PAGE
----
If you’re not needing to output the cell as a header (i.e. render as a TH rather than a TD) all you need to do now is call the cell’s RenderControl method, passing in the HtmlTextWriter

If you do need to render as a header cell things aren’t quite as simple – header cells are actually set up during CreateChildControls as a different type -  DataControlFieldHeaderCell rather than DataControlFieldCell.
The simplest solution we found was creating a new DataControlFieldHeaderCell and manually copying the properties that we were interesting in preserving from the original cell (in our case CssClass, HorizontalAlign, and VerticalAlign), and then reassign the child controls from the original cell to the new cell:
while (OriginalCell.Controls.Count > 0)
  Control Child = OriginalCell.Controls[0];

Once this is done call the header cell’s RenderControl as before.
I’ll leave it there for now, but will be post again soon with how to plumb this in to the standard control rendering

Saturday 20 November 2010

Easy guide to databound RSS feeds in Asp.Net

 Ok, while I'm making sure the next part on the vertical datagrids makes sense I thought I'd drop in a quick bit on databound RSS feeds in

 I'd like to empasise first off this is in no way a method I can take credit for, but I wanted to pass it along to help out any dev's out there who get the fateful brief "oh, before we put this live can you just stick an RSS feed in"

 If you've done any reading then you'll know that RSS (Really Simple Syndication) is based around a specific XML format. The key to simple databound RSS is to use a standard page and standard controls, but writing out XML rather than HTML markup.

 To make the page work as a feed you need to do the following:

 -Delete out all preentered content except for the @Page directive

 -In the @Page directive include the attribute ContentType="text/xml"

 -Include a standard datasource that will output the data that you want to publish

 -Include an asp repeater with the DataSourceID set to your datasource, and with the following content:


 <rss version="2.0">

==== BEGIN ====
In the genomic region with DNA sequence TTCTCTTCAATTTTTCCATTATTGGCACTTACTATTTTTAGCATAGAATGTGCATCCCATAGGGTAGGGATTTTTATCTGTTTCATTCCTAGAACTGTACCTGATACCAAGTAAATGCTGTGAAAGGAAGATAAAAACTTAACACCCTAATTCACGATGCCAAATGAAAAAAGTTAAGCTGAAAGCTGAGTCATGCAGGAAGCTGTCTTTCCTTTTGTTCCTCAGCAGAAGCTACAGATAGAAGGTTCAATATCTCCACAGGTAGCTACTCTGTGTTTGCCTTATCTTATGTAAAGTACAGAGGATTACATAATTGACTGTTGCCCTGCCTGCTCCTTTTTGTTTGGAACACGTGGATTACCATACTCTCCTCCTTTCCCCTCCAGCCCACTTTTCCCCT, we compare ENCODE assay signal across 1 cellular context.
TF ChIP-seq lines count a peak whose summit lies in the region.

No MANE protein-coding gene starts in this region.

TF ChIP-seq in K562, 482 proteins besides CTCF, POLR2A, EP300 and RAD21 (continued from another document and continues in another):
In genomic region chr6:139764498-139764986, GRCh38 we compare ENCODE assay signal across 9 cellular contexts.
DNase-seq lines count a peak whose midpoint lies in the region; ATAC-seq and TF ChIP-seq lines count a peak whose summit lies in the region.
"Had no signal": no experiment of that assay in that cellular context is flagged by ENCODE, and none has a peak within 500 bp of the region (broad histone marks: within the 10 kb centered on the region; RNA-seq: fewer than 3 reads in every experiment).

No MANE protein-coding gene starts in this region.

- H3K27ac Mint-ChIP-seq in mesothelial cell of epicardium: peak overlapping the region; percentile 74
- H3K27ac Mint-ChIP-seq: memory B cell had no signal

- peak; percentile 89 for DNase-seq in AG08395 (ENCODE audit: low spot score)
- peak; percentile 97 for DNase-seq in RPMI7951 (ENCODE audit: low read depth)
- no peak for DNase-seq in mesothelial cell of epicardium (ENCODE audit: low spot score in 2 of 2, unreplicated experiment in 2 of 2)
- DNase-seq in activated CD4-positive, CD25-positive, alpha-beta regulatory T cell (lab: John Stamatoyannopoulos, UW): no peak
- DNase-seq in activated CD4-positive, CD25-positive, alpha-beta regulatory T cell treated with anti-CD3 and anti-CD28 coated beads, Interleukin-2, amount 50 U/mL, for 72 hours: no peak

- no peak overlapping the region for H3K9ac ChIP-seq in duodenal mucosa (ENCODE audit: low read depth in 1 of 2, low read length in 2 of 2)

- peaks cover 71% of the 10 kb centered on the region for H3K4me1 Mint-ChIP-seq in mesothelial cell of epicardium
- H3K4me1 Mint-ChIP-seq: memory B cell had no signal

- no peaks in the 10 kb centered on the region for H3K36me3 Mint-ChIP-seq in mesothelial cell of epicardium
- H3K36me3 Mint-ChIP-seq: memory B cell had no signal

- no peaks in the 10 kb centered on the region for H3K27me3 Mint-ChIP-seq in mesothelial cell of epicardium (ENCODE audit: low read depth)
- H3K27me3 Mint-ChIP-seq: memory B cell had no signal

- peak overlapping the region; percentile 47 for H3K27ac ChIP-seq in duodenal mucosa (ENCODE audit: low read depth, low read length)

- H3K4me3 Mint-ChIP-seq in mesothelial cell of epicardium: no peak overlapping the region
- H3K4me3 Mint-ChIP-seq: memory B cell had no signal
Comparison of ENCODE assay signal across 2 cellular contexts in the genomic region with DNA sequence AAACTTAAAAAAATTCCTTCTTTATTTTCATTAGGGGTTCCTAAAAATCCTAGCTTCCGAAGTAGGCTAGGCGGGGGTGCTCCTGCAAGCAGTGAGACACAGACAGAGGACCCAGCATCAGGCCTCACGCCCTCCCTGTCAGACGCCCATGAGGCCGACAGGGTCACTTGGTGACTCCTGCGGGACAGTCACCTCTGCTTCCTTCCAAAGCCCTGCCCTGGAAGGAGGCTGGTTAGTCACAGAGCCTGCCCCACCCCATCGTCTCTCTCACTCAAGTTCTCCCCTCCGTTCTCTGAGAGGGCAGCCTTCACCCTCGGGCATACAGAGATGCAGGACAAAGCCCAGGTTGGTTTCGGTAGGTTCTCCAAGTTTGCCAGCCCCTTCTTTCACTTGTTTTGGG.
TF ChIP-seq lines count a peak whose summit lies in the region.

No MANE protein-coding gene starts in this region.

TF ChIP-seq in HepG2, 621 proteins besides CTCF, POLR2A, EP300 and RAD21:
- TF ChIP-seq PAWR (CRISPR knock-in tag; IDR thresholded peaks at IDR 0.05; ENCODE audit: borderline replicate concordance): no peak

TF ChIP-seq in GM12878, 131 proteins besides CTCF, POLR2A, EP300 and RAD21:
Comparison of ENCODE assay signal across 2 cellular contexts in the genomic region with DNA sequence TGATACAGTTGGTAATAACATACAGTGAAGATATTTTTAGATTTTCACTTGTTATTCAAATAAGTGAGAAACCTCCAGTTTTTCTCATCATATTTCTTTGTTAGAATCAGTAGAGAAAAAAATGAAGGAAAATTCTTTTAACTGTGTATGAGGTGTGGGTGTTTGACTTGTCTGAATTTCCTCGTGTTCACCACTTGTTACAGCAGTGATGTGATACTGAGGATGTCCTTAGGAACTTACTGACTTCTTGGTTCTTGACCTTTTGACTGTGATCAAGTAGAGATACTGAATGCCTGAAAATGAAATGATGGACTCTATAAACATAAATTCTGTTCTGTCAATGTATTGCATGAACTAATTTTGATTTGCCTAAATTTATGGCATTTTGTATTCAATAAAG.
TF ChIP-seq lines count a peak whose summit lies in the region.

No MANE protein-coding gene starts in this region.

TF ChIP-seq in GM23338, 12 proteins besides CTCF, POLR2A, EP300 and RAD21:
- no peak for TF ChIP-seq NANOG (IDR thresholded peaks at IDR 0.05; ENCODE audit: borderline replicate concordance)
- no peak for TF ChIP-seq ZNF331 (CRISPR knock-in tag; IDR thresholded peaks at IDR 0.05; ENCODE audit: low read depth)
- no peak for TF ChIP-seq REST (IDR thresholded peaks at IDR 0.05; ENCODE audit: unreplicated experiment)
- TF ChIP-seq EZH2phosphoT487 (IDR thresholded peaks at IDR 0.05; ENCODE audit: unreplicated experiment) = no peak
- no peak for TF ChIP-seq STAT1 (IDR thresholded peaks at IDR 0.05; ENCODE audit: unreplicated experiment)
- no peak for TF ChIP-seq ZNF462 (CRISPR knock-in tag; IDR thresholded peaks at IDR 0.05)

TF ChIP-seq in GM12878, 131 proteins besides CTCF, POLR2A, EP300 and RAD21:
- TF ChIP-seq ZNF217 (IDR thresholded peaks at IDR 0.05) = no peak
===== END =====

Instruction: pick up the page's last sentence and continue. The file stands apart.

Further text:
<title>FEED NAME</title>
        <description>DESCRIPTION OF THE FEED</description>



            <title><%#DataBinder.Eval(Container.DataItem, "POST TITLE COLUMN")%></title>
            <description><%#DataBinder.Eval(Container.DataItem, "POST TEXT SUMMARY COLUMN")%></description>
            <link>CLICK-THROUGH URL</link>
            <pubdate><%#DataBinder.Eval(Container.DataItem, "ARTICLE TIMESTAMP COLUMN")%></pubdate>

That's all it takes - Enjoy :)

Tuesday 16 November 2010

Vertical GridViews in - Part 2a : The general solution

The approach taken was to override the rendering of the standard gridview to give the desired HTML output.

There are 2 main ways you would do this:

1) Create a new control that inherits from GridView and override the methods involved in rendering


2) Use a Control Adapter to provide custom rendering

Personally I don't like the idea of method 2 - unless I'm misunderstanding something here it means rely on the browser capability file to apply, and it generally seems that even if we got the required rendering the application of it would be less precise than explicity specifiying which control you are using.

For our custom control - VerticalGridView - the point where we intercept the standard GridView behaviour is function RenderChildren (protected void RenderChildren(HtmlTextWriter writer)).

In a standard GridView this would render to the output Html writer:

- The table header with attributes set based on the properties set on the grid view

- One Table Row (TR) per DataRow in the source data within the parent table (with attributes set based on the properties set on the grid view)

- One Table Cell (TH/TD) per ItemTemplate specified in the markup, rendered within the parent row (with cell type and attributes set based on the properties in the ItemTemplate)

- Closing table tags

Note that this is not a canonical representation of the standard functionality - just detail appropriate to the level that we needed to control for our purposes. For a full view of the code then I'd recommend downloading the free and wonderful RedGate Reflector and disassembling the method in System.Web.UI.WebControls.GridView, and GridViewRow in System.Web.dll

So this is where we rewrite the rules. How exactly we do that to follow shortly

Just to mention to those who don't already know, the vertical grids described here can be seen in action on the front page of

Incedentally, just to thank the GiantCodeMonkey himself for the inspiration for the solution, and the permission to write it up